Pharmacy, Natural & Health Sciences

MU’s reputation boosts Moghadam


Even 1,800 miles away, a hop-and-a-skip from the Mexican border, Sara Shahdoost Moghadam still hears things about the pharmacy program from which she graduated in 2019.

Tucson, Ariz., may be a long way from northeast Indiana. But Manchester University’s Doctor of Pharmacy Program makes the leap in style.

“I’ve heard things a couple times, because I’m not the first Manchester grad to work at El Rio or as a resident at El Rio,” says Moghadam, who started work in July at El Rio Health/University of Arizona in Tucson as an advanced practice pharmacist. “And I’ve only heard very great things about the previous resident as well. They’re just really happy with everything.

“It’s like ‘Yeah, Manchester residents are really good, they know their clinical stuff, they’re great with patients.’ So I think Manchester and their professors definitely prepare all their students pretty well for that.”

And Moghadam herself?

“I think Manchester prepared me very well,” she says. “They did a great workup teaching me the clinical side, as well as the human side of things. You know, putting that emotion, that heart, into taking care of my patients.”

As a PGY-1 community pharmacy resident at El Rio/U of Arizona, Moghadam has been able to put all of that into practice in a variety of ways. Because the residency program is a collaborative effort between El Rio and the University, she found herself not only working with and counseling patients in the clinic and spending time in the pharmacy learning about medication management, she also was involved in a teaching certificate program that enabled her to deliver an occasional lecture back on the Arizona campus.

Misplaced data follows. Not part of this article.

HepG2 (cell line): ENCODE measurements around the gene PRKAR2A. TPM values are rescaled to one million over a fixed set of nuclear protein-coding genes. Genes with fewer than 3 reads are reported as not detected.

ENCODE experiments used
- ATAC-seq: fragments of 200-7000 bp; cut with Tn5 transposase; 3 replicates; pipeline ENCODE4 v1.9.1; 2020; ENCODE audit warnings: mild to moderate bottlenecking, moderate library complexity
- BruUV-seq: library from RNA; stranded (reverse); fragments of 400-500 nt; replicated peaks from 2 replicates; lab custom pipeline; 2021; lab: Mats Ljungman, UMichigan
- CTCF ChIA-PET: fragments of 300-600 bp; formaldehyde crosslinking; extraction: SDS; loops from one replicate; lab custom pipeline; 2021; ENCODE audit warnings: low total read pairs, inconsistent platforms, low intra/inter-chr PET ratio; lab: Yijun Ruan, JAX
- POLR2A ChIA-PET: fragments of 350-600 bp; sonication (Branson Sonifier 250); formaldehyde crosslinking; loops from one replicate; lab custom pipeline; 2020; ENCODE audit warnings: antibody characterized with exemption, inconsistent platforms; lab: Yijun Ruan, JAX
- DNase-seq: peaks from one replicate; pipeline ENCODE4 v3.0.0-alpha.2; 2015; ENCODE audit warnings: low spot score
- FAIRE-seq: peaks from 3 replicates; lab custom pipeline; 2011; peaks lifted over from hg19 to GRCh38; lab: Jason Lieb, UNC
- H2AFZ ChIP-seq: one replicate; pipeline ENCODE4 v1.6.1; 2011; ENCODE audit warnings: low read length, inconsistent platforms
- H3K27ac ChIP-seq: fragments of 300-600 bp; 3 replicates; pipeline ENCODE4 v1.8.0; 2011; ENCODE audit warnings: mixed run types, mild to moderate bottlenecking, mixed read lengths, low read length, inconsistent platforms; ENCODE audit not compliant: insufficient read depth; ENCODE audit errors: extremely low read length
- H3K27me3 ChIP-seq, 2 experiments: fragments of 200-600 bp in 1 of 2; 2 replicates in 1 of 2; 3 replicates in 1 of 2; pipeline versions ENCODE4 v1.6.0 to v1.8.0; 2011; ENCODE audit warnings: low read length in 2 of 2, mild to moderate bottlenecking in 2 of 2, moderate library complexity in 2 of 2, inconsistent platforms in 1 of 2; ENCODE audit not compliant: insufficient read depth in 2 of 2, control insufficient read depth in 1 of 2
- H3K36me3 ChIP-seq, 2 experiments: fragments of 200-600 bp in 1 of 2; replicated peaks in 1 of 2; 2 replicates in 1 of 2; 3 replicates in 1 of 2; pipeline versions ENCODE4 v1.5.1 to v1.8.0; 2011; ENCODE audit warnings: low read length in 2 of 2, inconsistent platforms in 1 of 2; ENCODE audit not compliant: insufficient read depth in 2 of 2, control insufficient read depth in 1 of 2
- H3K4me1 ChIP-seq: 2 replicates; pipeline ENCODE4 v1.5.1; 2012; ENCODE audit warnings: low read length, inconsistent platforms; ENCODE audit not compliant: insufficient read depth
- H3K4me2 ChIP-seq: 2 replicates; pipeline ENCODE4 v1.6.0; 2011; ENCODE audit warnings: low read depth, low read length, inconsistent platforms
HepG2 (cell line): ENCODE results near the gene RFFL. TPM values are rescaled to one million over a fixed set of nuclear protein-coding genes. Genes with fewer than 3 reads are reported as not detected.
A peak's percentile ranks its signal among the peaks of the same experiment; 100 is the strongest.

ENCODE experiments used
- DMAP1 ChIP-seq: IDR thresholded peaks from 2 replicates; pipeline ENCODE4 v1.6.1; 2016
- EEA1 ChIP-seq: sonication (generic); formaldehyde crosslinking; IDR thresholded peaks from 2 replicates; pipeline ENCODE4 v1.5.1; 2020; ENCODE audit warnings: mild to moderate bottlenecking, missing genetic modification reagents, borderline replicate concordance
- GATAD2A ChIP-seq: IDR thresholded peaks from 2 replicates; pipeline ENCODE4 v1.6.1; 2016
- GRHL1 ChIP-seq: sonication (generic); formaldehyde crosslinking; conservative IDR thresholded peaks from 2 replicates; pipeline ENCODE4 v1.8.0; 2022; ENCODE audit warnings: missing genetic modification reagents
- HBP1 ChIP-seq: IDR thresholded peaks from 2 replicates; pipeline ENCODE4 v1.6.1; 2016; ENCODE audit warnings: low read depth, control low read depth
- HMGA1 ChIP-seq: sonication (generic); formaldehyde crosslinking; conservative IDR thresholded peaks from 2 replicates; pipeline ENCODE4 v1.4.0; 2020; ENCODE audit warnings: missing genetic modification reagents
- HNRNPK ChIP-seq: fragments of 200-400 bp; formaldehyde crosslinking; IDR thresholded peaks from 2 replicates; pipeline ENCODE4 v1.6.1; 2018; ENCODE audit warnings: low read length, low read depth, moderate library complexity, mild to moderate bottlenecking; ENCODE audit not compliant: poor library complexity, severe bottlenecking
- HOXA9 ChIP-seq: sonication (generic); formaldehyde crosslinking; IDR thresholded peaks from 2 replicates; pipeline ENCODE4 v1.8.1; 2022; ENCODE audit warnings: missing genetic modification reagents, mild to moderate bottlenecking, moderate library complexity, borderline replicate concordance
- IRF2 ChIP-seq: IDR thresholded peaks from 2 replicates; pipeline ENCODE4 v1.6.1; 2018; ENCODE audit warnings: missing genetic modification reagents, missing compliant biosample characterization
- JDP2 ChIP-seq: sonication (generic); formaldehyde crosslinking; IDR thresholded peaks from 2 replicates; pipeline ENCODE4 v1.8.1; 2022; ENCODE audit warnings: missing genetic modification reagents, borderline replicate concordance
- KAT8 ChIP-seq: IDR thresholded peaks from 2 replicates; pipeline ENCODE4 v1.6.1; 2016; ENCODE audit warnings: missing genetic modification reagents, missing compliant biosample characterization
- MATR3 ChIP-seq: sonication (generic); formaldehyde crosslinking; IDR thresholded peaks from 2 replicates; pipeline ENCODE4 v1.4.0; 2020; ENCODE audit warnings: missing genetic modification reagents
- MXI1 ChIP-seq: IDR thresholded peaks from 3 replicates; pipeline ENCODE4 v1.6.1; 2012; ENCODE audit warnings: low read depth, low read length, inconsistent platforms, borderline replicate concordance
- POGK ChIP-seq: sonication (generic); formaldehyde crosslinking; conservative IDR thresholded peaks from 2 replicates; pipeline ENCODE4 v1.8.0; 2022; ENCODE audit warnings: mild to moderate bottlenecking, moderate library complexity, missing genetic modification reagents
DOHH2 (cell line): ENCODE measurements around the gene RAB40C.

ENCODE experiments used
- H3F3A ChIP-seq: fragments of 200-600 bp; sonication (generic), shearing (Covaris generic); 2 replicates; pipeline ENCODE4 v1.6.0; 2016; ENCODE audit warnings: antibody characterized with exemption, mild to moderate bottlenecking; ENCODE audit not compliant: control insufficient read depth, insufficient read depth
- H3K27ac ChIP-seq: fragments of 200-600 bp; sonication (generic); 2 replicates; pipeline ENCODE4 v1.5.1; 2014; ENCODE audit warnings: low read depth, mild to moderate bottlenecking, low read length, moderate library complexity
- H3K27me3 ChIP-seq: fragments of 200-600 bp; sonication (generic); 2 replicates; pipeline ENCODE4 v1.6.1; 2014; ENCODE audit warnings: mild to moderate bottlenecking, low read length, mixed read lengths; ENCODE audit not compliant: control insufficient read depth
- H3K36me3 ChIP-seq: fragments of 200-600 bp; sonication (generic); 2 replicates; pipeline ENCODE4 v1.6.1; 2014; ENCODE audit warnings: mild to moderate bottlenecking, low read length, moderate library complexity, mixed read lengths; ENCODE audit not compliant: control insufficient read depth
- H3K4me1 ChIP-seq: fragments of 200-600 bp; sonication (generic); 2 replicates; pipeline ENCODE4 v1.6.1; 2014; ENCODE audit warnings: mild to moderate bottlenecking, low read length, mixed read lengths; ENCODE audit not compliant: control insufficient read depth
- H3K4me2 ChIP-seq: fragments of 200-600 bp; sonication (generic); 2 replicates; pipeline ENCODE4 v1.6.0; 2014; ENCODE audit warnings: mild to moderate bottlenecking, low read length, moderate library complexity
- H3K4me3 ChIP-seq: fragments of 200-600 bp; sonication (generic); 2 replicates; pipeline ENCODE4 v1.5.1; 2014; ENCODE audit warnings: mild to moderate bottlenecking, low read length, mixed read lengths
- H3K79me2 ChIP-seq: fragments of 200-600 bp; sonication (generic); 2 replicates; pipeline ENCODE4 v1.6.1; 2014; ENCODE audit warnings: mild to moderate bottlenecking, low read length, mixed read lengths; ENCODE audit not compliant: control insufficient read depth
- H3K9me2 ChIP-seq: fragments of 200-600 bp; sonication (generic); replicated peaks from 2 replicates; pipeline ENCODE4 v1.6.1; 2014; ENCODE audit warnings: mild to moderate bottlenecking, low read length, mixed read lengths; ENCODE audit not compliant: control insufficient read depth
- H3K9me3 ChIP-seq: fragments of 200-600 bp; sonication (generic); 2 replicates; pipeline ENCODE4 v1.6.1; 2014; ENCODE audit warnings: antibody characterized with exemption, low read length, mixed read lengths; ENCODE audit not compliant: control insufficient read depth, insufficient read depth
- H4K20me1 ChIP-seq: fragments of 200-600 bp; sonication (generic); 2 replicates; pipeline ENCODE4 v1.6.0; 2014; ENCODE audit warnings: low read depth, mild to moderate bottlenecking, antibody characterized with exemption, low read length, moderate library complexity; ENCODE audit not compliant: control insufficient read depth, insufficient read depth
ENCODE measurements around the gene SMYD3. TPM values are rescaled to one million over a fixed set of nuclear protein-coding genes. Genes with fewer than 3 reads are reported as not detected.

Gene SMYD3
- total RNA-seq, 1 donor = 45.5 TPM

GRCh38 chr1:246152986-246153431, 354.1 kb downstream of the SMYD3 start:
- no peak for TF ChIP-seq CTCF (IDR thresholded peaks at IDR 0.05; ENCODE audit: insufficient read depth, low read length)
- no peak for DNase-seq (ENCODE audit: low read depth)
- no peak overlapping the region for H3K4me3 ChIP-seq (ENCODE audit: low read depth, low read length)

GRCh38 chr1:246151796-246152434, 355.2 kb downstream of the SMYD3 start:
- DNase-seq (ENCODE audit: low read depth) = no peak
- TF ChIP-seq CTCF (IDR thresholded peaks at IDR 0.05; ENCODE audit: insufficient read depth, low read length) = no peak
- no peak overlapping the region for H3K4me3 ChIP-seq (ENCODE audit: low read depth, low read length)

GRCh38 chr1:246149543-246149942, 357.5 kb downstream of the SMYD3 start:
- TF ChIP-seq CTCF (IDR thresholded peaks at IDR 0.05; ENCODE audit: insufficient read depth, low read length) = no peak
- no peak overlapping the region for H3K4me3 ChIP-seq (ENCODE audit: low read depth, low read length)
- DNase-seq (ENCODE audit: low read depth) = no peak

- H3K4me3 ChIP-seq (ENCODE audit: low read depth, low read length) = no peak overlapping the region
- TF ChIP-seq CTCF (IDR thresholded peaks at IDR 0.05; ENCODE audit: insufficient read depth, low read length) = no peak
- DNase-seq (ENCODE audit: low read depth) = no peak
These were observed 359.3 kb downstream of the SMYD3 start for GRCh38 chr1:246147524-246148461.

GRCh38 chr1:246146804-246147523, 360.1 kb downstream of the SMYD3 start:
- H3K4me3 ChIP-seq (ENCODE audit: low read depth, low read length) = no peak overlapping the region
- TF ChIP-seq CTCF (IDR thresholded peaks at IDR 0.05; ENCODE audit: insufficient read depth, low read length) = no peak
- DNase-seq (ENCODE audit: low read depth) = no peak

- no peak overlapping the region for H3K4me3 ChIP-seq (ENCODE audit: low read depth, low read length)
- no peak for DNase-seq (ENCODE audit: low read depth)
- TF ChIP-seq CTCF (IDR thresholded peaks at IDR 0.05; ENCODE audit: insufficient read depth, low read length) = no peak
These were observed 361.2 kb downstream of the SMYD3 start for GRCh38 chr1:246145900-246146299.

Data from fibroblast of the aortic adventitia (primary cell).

Which she enjoyed.

“It’s really fun,” she says. “It’s interesting to see the students, and seeing just how they progress from their first day – like not really knowing anything and being very nervous, and now seeing most of them at the end of their first year and seeing how much they’ve progressed and how much they’ve learned.”

That variety of experience, thanks to Manchester, was not really a brave new world for Moghadam. While at MU, she did an externship working with the Native American population at Bemidji, Minn., Area Office of the U.S. Public Health Service, which in turn led to a second stint working with the Chippewa tribe in Cloquet and Duluth, Minn.

What she learned was that Native American populations have a high incidence of endocrine issues such as diabetes – knowledge she’s been able to draw upon at El Rio, where she’s also worked with patients suffering from diabetes, hypertension and high cholesterol.

“Anything that has to do with diabetes, I get to manage,” she says.